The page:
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7
Improved Decisionmaking by Patients and Clinicians: The Committee View

Paul F. Griner

Many people at the conference summarized by these proceedings are very knowledgeable about the issues on which I was asked to comment. Some of my observations, therefore, may seem superficial, and I apologize for that in advance. My intent in this paper, however, is to be more broad than deep.

I would like to begin by paraphrasing a point made elsewhere (Schroeder, 1991). In the opinion of the Institute of Medicine (IOM) committee, the assurance of quality of health care to the people of this country will be achieved through some combination of three things. First is knowledge—better knowledge of the effectiveness of specific medical practices. Second is the refinement of that knowledge in such a way that it is possible to make a decision about its appropriateness for the individual patient. Third is the flawless execution of the various diagnostic and treatment plans that are derived from new knowledge—flawless execution, not only by providers, but throughout the entire system in which the care is provided.

In the real world we know that not all of these criteria are achieved simultaneously. We have suggested in our report (IOM, 1990) that although the general level of care to Medicare recipients in this country appears to be quite good, there are major weaknesses. There are patients who are not receiving care—underutilization of services. There are patients, perhaps as many or more, who are receiving unnecessary or inappropriate care—overutilization. Then there is a middle group of patients who are receiving care that is both appropriate and necessary but by means that are flawed in one way or another. These are the reasons for one of the ten committee recommendations, namely, that Congress should direct the Secretary of the Department of Health and Human Services to support, expand, and improve research in and the knowledge base on efficacy, effectiveness,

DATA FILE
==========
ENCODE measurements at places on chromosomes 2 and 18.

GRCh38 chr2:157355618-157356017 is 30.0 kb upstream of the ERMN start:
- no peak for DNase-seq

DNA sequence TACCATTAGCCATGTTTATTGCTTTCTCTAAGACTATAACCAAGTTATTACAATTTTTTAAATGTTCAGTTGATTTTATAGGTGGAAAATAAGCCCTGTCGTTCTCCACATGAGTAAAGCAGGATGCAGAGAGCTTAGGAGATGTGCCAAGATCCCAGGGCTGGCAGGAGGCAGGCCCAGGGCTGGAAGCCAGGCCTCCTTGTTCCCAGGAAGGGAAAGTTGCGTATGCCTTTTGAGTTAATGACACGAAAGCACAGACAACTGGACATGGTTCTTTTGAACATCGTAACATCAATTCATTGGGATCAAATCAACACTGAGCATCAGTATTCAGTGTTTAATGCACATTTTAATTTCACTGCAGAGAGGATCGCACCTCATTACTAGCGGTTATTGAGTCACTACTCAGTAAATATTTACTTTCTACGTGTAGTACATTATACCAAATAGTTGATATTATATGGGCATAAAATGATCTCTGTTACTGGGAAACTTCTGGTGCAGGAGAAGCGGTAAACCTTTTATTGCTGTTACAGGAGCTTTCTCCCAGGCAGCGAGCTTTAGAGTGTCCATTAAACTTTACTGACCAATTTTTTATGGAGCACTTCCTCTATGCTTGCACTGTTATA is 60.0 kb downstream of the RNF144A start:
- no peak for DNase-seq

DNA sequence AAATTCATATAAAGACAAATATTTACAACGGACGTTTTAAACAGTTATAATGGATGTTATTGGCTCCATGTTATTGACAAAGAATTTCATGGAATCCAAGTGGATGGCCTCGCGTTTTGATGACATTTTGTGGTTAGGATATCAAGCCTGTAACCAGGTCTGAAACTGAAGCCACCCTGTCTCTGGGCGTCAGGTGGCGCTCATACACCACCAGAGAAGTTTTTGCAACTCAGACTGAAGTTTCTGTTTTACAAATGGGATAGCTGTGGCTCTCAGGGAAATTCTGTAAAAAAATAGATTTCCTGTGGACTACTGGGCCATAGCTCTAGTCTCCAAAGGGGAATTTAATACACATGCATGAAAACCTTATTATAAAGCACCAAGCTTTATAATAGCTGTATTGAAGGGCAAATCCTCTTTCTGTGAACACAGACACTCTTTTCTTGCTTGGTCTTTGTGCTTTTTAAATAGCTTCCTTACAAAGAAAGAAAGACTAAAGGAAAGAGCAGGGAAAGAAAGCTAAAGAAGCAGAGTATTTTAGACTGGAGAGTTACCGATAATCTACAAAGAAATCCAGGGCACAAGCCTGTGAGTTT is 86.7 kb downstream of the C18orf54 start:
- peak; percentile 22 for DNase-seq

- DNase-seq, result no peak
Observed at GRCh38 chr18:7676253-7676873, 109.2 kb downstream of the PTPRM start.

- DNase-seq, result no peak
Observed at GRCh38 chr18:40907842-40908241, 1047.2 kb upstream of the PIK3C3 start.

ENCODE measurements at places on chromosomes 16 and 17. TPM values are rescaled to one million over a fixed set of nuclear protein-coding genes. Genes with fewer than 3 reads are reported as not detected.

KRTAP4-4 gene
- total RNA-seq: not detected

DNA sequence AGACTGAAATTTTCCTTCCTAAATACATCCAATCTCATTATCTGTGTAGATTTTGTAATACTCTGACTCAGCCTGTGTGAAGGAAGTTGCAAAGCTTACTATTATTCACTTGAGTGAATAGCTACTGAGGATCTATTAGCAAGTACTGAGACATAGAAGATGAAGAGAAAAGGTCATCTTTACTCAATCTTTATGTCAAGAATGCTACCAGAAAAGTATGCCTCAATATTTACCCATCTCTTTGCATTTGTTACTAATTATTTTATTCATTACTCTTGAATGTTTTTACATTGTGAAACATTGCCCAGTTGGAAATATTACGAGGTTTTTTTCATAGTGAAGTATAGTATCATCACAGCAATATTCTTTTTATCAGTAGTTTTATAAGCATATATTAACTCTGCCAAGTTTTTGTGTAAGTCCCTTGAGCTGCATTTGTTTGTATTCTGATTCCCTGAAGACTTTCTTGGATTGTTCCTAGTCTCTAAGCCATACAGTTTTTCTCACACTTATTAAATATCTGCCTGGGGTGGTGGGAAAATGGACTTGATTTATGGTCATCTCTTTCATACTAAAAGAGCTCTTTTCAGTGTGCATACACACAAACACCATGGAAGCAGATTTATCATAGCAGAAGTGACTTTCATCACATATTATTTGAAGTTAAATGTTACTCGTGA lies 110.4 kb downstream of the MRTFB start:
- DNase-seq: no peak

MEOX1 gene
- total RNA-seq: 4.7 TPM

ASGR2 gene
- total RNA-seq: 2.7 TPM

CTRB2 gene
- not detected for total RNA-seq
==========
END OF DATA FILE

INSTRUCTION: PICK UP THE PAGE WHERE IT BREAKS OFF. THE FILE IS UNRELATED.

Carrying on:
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Medicare: New Directions in Quality Assurance 7 Improved Decisionmaking by Patients and Clinicians: The Committee View Paul F. Griner Many people at the conference summarized by these proceedings are very knowledgeable about the issues on which I was asked to comment. Some of my observations, therefore, may seem superficial, and I apologize for that in advance. My intent in this paper, however, is to be more broad than deep. I would like to begin by paraphrasing a point made elsewhere (Schroeder, 1991). In the opinion of the Institute of Medicine (IOM) committee, the assurance of quality of health care to the people of this country will be achieved through some combination of three things. First is knowledge—better knowledge of the effectiveness of specific medical practices. Second is the refinement of that knowledge in such a way that it is possible to make a decision about its appropriateness for the individual patient. Third is the flawless execution of the various diagnostic and treatment plans that are derived from new knowledge—flawless execution, not only by providers, but throughout the entire system in which the care is provided. In the real world we know that not all of these criteria are achieved simultaneously. We have suggested in our report (IOM, 1990) that although the general level of care to Medicare recipients in this country appears to be quite good, there are major weaknesses. There are patients who are not receiving care—underutilization of services. There are patients, perhaps as many or more, who are receiving unnecessary or inappropriate care—overutilization. Then there is a middle group of patients who are receiving care that is both appropriate and necessary but by means that are flawed in one way or another. These are the reasons for one of the ten committee recommendations, namely, that Congress should direct the Secretary of the Department of Health and Human Services to support, expand, and improve research in and the knowledge base on efficacy, effectiveness,